Peru is a microcosm of the world’s environmental challenges. A country endowed with dense jungle, soaring mountains, and one of the richest marine ecosystems on Earth, Peru is a nature photographer’s dream. Yet these same splendors attract individuals with nefarious motives — people and companies eager to strip Peru of its minerals, timber, and wildlife. When we add in crippling poverty and a lack of government resources, we have a recipe for environmental disaster.
No area is more emblematic of this toxic mixture than Madre de Dios. Ground zero for Peru’s illegal gold-mining industry, Madre de Dios, home of jaguars and pink river dolphins, is now infamous for scenes like this:
Lima, Peru — On February 8, Sea Shepherd Legal’s Senior Attorney, Nick Fromherz, participated in a rich conversation with Justicia TV in Lima, Peru. Focusing on the scourge of illegal, unreported, and unregulated (IUU) fishing, the interview ranged from a basic explanation of the different forms of IUU fishing, to legal treatment under the Peruvian criminal code, to examples of effective responses in other jurisdictions.
Sea Shepherd Conservation Society, Sea Shepherd New Zealand, and Sea Shepherd Legal (collectively, Sea Shepherd) refuse to allow New Zealand’s Māui dolphin to follow the same tragic path as the vaquita in Mexico. Today, Sea Shepherd took decisive action to defend the Māui dolphin by formally demanding that the Trump Administration immediately ban all imports from New Zealand fisheries that are driving the Māui dolphin to extinction.
Ecuador’s highest court (la Corte Nacional de Justicia) will soon hear a case of monumental proportions. As many Sea Shepherd supporters know, Ecuadorian authorities busted the Fu Yuan Yu Leng 999 in 2017 as the vessel transited through the Galapagos Marine Reserve with over 6,000 sharks on board, including CITES-listed hammerheads. It is illegal to possess or transport sharks within the Galapagos Marine Reserve.
THE STORM. YOUR HOPE. OUR COMMITMENT.
A perfect storm is upon us – lashing with vengeance at the last vestiges of healthy space in the oceans. Keystone species are vanishing, poaching is rampant, plastics are ubiquitous, and coral reefs are fading. The current U.S. administration’s pro-industry agenda makes these threats all the more menacing.
At Sea Shepherd Legal, we share in your hope that the oceans can weather the storm — to rise resilient, to prevail against the odds. We stand committed to using our expertise, extensive global network, and unwavering passion to ensure a future for the oceans and the extraordinary life that inhabits them. Our work throughout 2017 illustrates that commitment.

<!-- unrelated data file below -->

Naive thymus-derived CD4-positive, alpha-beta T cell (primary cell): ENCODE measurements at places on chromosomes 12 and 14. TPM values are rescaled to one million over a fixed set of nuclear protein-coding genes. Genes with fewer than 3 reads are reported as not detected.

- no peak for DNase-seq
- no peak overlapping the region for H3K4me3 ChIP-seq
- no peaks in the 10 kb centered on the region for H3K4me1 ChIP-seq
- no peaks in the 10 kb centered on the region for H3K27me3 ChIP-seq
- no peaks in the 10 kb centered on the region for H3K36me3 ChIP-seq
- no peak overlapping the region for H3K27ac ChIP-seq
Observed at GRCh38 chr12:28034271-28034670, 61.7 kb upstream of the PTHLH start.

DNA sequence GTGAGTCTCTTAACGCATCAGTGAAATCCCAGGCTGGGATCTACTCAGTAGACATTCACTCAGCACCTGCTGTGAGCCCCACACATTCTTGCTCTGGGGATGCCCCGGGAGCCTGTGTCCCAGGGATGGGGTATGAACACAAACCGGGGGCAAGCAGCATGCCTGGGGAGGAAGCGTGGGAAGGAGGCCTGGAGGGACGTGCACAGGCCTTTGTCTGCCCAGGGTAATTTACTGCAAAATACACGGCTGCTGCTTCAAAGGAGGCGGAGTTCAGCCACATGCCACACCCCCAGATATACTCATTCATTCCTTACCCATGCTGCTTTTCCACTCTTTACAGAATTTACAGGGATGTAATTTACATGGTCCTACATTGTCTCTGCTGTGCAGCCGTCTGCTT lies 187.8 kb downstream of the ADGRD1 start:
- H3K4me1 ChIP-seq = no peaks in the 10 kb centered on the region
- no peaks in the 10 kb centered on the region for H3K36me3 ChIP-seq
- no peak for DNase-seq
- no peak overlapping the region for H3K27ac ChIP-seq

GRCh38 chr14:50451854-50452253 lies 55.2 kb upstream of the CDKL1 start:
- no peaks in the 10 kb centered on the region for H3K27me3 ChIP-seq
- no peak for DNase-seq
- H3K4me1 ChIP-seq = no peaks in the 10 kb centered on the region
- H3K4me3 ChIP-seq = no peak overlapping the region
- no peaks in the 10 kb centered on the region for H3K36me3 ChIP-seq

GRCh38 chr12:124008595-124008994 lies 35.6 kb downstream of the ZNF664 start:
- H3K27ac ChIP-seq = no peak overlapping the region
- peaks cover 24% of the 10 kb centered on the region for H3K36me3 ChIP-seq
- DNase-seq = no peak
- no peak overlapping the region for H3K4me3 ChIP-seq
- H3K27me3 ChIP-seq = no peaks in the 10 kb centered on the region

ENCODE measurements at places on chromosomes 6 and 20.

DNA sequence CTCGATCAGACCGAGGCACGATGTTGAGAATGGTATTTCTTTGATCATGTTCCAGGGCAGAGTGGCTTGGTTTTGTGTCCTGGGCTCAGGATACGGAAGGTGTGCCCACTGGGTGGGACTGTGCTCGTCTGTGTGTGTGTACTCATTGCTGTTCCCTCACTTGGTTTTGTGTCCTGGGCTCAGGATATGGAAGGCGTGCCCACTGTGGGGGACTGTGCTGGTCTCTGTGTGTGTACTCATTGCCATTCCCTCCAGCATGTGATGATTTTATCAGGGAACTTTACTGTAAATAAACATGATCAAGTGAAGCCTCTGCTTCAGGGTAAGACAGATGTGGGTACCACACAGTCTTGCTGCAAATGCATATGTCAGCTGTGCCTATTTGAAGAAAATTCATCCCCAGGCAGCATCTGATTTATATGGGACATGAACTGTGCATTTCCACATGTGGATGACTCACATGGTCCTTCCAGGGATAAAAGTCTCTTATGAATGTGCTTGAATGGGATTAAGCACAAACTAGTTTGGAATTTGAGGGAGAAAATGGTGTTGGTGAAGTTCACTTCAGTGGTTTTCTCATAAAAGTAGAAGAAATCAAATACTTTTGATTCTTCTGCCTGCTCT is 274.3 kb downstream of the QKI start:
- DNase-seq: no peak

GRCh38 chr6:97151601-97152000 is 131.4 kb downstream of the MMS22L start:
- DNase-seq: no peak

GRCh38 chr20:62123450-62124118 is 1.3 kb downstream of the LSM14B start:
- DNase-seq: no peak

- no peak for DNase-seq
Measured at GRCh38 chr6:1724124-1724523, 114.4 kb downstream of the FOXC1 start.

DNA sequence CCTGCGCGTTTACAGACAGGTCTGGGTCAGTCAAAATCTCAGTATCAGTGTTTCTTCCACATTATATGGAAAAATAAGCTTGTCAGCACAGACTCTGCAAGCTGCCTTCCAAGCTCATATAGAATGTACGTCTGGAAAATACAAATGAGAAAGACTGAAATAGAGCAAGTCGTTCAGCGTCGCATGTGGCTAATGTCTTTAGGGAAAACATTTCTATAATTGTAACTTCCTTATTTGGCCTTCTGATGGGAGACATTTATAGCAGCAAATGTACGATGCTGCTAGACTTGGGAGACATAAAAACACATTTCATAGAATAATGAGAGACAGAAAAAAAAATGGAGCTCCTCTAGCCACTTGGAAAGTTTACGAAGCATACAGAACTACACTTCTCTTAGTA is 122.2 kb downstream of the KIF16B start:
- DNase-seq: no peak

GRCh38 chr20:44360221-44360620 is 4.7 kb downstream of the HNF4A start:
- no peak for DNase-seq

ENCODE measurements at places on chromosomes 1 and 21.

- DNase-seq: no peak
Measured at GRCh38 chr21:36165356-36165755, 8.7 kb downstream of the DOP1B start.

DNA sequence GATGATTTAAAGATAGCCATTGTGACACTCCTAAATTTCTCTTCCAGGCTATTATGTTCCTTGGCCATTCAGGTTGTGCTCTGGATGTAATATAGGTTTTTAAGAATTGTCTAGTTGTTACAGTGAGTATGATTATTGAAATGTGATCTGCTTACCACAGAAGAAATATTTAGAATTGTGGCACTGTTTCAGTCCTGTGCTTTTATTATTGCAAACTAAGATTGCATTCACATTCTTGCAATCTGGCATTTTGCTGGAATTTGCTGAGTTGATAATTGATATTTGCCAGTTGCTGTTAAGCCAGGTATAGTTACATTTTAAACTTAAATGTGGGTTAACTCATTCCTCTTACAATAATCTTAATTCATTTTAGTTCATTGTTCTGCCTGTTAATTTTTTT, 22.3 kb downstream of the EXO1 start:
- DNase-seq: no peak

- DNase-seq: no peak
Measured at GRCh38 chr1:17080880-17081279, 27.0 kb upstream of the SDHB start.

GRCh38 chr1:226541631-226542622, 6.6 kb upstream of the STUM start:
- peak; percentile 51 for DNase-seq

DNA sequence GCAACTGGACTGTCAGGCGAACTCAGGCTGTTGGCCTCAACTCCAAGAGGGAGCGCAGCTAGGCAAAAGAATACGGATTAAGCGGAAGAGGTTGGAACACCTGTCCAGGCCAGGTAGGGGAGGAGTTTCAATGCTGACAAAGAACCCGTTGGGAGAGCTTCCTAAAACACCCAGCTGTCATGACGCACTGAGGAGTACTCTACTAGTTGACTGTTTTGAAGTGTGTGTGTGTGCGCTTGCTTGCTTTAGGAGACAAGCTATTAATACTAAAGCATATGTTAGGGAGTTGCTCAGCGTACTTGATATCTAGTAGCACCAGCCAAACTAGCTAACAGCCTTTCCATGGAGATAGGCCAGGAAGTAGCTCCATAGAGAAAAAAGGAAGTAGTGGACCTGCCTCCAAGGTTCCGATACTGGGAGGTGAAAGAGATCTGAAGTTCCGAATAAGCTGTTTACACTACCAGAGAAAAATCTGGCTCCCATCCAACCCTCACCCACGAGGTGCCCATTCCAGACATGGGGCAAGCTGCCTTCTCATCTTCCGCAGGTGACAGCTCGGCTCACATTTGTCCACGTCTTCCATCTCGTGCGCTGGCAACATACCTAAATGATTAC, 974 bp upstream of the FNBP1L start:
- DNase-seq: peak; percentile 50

This report provides just a glimpse of our progress in 2017 and showcases how much we have accomplished in the few short years since we conceived of founding the only law firm dedicated solely to enhancing legal protections for the oceans. Whether demanding policy reform, collaborating with governments, or pushing for the prosecution of poachers, we are securing justice for the sea.
Thank you for your own commitment to marine life, for standing with us at the helm, and for your confidence in our ability to fight the good fight.
For the oceans,
Executive Director, Sea Shepherd Legal
Last week, Peruvian judges and other government officials gathered in the Amazonian city of Pucallpa for the Second International Congress for Environmental Justice. With more than 112 judges in attendance, in addition to representatives from Chile, Colombia, and the Organization of American States, the participants met over the course of three days to improve judicial treatment of offenses against the environment.
For far too long, offenses against the environment have been seen as just that – offenses, typically of an administrative nature, rather than crimes. This is especially true in the context of illegal, unreported, and unregulated (IUU) fishing. Government responses to IUU fishing have historically included license revocations and low-level fines – hardly the stuff of meaningful deterrence. But with IUU fishing decimating marine wildlife around the world, it is high time for a paradigm shift.
Lolita, the last survivor from the largest orca capture operation in U.S. history, is a slave to entertainment. Her prison is the Miami Seaquarium. There, she is forced to spend her days circling the waters of a tank that is just 80 feet across at its widest point. The tank has a maximum depth of only 20 feet, and it is further compromised by a concrete platform that nearly splits the tank in two. For a being that would swim up to 100 miles per day and dive hundreds of feet in an ocean environment, this is hell on earth.
Kudos to the Peruvian Ministry of Production (PRODUCE), through the Directorate General of Supervision, Surveillance and Sanction of the Vice Ministry of Fisheries and Aquaculture, for seizing 19 tonnes of giant squid that had been illegally caught. The confiscated products were on the Chinese fishing boat Run Da 608.
Read more here: https://www.fis.com/fis/worldnews/worldnews.asp?l=...
On July 4, 2018, the world’s largest factory vessel, the Damanzaihao, left Peru following a month-long detention.In spite of local prosecutors’ valiant efforts to keep the Damanzaihao in port pending a criminal investigation of illegal fishing, a Peruvian court determined that further detention was unwarranted.